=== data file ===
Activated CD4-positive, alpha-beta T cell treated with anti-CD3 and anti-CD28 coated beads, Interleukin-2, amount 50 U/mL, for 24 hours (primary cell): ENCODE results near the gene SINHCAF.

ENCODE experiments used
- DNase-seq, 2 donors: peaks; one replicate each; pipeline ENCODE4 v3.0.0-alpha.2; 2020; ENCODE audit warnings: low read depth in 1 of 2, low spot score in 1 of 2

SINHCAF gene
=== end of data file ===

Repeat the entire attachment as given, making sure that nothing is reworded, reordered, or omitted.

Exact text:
Activated CD4-positive, alpha-beta T cell treated with anti-CD3 and anti-CD28 coated beads, Interleukin-2, amount 50 U/mL, for 24 hours (primary cell): ENCODE results near the gene SINHCAF.

ENCODE experiments used
- DNase-seq, 2 donors: peaks; one replicate each; pipeline ENCODE4 v3.0.0-alpha.2; 2020; ENCODE audit warnings: low read depth in 1 of 2, low spot score in 1 of 2

SINHCAF gene